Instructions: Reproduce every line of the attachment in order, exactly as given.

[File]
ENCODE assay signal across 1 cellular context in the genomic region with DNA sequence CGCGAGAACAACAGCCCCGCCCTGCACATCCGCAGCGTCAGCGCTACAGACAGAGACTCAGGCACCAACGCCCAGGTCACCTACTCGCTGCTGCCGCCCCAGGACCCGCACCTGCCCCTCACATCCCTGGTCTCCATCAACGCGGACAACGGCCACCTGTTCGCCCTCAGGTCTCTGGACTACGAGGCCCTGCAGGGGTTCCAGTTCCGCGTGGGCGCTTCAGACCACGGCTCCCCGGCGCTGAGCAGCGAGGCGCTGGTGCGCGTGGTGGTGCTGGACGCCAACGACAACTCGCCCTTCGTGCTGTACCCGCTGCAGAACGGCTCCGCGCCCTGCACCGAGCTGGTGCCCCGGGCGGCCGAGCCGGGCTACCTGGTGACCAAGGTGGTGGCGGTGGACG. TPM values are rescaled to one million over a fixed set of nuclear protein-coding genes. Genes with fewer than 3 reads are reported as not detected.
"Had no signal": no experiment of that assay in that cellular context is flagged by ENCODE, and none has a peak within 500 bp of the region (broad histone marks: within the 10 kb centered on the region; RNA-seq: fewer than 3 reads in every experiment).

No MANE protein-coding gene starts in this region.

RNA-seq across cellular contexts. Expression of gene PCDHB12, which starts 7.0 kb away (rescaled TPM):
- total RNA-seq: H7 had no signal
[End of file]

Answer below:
ENCODE assay signal across 1 cellular context in the genomic region with DNA sequence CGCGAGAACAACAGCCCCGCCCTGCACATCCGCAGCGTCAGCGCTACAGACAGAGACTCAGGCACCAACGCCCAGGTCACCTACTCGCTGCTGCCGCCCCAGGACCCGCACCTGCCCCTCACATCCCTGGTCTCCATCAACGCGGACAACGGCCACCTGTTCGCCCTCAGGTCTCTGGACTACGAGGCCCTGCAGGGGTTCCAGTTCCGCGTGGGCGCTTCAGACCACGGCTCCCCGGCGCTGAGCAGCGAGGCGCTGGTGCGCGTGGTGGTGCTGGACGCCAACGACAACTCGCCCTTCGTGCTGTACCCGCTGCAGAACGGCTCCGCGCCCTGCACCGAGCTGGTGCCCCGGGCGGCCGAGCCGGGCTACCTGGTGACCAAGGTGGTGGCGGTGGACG. TPM values are rescaled to one million over a fixed set of nuclear protein-coding genes. Genes with fewer than 3 reads are reported as not detected.
"Had no signal": no experiment of that assay in that cellular context is flagged by ENCODE, and none has a peak within 500 bp of the region (broad histone marks: within the 10 kb centered on the region; RNA-seq: fewer than 3 reads in every experiment).

No MANE protein-coding gene starts in this region.

RNA-seq across cellular contexts. Expression of gene PCDHB12, which starts 7.0 kb away (rescaled TPM):
- total RNA-seq: H7 had no signal